Free-orbit experiment with laser interferometry X-rays

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The Free-orbit Experiment with Laser Interferometry X-Rays (FELIX)[1] belongs to a category of experiments exploring whether macroscopic systems can be in superposition states. It was originally proposed by the physicist Roger Penrose in his book The Road to Reality specifically to prove whether unconventional decoherence processes such as gravitationally induced decoherence or spontaneous wave-function collapse of a quantum system occur.

Later revised to take place as a tabletop experiment,[2][3] if successful, it is estimated that a mass of roughly 1014 atoms would have been superposed, approximately nine orders of magnitude more massive than any superposition observed to that date (2003).


Figure 2. A Michelson interferometer.

The proposed experimental setup is basically a variation of the Michelson interferometer but for a single photon. Additionally, one of the mirrors has to be very tiny and fixed on an isolated micromechanical-oscillator. This allows it to move when the photon is reflected on it, so that it may become superposed with the photon. The purpose is to vary the size of the mirror to investigate the effect of the mass on the time it takes for the quantum system to collapse.

Originally the arms of the interferometer had to stretch into the hundreds of thousands of kilometers to achieve a photon roundtrip-time comparable to the oscillator's period, but that meant that the experiment had to take place in-orbit, reducing its viability. The revised proposal[2] requires that the mirrors be placed into high-finesse optical cavities that will trap the photons long enough to achieve the desired delay.

There are various technological challenges, but all are within high-end laboratory capabilities. The primary requirement is that the mass of the cavity remains as small as possible. To avoid noise on the interferometer and have a low probability of emitting more than one photon each time, a very low absolute temperature for the experiment is needed, on the order of 60 μK. For similar reasons, and to avoid decoherence, the experimental device has to be in ultra-high vacuum conditions. The wavelength of the photons was calculated to be roughly 630 nm so the reflecting surfaces can be as small as possible and yet avoid refraction and reflectivity issues. The micromechanical-oscillator can be similar to the cantilevers in atomic force microscopy and the reflective surfaces typically used in similar high-demanding experiments pose no real challenge. Various elaborate electromagnetic mechanisms have been proposed to "reset" the cavities to a stable state before each repetition of the experiment.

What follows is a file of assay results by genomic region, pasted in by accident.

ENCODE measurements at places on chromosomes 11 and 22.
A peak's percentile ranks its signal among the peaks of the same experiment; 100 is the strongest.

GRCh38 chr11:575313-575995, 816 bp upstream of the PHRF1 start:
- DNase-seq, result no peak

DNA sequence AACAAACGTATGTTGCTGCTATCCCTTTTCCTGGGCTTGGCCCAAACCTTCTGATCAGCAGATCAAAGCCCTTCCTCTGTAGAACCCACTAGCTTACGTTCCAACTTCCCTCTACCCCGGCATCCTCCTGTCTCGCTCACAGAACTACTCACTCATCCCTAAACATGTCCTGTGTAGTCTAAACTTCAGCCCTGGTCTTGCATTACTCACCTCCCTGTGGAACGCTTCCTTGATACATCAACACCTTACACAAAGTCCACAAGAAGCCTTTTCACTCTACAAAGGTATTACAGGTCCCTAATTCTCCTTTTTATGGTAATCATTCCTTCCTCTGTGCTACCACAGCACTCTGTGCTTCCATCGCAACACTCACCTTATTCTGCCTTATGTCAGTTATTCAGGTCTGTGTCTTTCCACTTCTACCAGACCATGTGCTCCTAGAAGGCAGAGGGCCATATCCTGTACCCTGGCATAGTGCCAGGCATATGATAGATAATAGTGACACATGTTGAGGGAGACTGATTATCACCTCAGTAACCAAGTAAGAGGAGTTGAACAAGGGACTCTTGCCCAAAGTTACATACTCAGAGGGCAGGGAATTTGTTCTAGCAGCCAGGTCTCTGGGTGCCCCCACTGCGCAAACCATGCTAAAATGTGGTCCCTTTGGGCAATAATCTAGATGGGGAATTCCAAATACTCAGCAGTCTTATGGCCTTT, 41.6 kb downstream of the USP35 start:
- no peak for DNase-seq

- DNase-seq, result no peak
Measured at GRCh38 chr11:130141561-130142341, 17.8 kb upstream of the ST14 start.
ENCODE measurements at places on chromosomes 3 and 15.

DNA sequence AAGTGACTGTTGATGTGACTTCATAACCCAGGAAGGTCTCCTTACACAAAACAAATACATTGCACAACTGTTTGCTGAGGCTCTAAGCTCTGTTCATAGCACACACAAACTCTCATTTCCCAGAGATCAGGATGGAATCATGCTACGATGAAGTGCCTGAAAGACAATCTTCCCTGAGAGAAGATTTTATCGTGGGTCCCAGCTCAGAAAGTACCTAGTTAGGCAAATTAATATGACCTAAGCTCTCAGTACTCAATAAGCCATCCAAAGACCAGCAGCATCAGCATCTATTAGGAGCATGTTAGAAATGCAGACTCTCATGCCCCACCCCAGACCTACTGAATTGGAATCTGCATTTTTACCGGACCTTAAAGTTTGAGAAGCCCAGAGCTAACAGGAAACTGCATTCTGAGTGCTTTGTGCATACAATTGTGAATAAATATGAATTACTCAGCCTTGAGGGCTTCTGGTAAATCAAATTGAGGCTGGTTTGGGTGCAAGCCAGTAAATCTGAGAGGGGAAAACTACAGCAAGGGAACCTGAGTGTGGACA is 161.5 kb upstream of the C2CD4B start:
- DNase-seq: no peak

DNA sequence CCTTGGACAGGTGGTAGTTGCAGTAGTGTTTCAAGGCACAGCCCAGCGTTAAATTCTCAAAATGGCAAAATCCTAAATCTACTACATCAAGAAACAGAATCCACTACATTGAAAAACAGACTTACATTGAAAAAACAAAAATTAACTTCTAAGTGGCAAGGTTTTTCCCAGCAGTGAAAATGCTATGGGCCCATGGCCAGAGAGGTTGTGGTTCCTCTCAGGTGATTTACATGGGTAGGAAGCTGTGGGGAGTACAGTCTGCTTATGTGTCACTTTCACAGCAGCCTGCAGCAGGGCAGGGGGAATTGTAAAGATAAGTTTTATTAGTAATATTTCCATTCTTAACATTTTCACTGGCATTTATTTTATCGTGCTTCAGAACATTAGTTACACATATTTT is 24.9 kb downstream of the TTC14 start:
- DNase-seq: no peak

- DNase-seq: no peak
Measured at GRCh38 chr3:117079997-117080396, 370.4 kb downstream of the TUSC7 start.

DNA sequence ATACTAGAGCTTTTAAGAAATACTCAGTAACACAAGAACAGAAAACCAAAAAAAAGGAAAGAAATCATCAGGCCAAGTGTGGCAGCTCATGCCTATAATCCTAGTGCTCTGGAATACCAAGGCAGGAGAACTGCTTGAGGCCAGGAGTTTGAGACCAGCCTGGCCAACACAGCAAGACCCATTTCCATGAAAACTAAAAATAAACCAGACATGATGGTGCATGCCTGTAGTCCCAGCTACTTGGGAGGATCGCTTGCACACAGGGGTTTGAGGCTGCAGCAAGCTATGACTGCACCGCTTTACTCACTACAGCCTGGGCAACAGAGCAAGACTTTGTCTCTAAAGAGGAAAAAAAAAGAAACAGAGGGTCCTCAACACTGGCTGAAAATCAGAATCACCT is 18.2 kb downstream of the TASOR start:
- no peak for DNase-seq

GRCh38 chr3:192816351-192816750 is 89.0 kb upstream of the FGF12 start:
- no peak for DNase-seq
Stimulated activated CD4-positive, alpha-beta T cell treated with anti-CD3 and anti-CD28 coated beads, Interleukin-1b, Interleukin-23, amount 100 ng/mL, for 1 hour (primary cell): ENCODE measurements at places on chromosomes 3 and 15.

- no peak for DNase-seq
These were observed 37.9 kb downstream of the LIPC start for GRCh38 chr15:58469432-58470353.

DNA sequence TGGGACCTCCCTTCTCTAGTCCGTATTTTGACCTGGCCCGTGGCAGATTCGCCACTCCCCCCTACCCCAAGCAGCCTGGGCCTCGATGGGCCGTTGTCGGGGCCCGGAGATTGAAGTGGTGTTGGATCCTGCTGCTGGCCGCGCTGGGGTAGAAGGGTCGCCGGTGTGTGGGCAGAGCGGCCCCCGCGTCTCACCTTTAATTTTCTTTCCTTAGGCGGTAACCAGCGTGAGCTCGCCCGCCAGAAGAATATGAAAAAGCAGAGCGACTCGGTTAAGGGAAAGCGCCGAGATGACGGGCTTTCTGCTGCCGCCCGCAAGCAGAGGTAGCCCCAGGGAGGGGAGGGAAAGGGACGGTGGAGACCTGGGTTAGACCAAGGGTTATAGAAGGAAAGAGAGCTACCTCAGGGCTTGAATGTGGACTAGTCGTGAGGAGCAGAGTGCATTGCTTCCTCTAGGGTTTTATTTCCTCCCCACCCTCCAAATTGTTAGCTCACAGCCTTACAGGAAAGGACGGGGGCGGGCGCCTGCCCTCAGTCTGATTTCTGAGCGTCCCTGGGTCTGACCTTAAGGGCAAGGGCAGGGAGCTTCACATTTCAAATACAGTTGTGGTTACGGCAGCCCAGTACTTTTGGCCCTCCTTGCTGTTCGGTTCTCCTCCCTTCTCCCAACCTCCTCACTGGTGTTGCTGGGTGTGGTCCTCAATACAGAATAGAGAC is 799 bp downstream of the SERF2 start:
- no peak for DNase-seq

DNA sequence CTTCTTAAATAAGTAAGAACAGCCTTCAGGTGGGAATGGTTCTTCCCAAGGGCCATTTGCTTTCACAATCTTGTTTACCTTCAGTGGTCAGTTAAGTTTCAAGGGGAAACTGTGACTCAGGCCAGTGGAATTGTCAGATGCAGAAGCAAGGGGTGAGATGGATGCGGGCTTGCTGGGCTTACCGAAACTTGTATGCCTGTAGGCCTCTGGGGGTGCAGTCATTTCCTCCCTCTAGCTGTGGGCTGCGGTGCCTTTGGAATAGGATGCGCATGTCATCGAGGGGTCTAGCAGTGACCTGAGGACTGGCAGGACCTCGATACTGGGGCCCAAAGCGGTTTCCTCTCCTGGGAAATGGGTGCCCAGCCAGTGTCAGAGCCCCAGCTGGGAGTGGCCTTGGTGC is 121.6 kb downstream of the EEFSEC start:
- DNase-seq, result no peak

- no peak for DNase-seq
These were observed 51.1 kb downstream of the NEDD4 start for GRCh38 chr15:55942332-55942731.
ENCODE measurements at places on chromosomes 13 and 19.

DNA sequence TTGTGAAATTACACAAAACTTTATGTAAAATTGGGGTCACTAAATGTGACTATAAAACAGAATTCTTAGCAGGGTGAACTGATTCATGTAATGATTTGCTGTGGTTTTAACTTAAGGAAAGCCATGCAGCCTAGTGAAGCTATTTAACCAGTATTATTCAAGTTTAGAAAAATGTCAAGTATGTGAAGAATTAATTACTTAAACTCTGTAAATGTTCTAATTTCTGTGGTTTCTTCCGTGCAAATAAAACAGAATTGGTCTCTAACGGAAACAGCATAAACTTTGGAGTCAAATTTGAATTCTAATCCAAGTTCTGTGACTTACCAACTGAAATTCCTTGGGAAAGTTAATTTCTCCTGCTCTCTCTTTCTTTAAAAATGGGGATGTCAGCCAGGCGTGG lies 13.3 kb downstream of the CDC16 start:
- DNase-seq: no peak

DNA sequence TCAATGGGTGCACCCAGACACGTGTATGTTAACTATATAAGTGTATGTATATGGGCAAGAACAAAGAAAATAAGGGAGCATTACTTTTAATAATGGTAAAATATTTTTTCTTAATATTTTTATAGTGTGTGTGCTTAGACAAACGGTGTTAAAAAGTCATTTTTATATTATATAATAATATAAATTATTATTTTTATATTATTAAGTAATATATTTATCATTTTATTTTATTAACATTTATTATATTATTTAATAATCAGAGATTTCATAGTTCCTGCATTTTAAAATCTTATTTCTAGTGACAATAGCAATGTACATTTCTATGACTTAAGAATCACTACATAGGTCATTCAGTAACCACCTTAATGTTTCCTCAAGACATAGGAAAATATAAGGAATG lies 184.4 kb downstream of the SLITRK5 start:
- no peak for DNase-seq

See also[edit]


  1. ^ Penrose, Roger (Dec 2002) [2000]. Gravitational Collapse of the Wavefunction: AN Experimentally Testable Proposal (PDF). THE NINTH MARCEL GROSSMANN MEETING On Recent Developments in Theoretical and Experimental General Relativity, Gravitation and Relativistic Field Theories. Proceedings of the MGIX MM Meeting. Held 2–8 July 2000 in The University of Rome "La Sapienza", Italy. World Scientific Publishing Co. Pte. Ltd. pp. 3–6. doi:10.1142/9789812777386_0001. ISBN 9789812777386. Retrieved 21 June 2014.
  2. ^ a b Marshall, William; Christoph, Simon; Penrose, Roger; Bouwmeester, Dik (Sep 2003). "Towards quantum superpositions of a mirror". Physical Review Letters. American Physical Society. 91 (13): 130401–130405. arXiv:quant-ph/0210001. Bibcode:2003PhRvL..91m0401M. doi:10.1103/PhysRevLett.91.130401. PMID 14525288.
  3. ^ Adler, Stephen; Bassi, Angelo; Ippoliti, Emiliano (9 March 2005). "Towards quantum superpositions of a mirror: an exact open systems analysis—calculational details". Journal of Physics A: Mathematical and General. IOP Publishing Ltd. 38 (12): 2715–2727. arXiv:quant-ph/0407084. Bibcode:2005JPhA...38.2715A. doi:10.1088/0305-4470/38/12/013.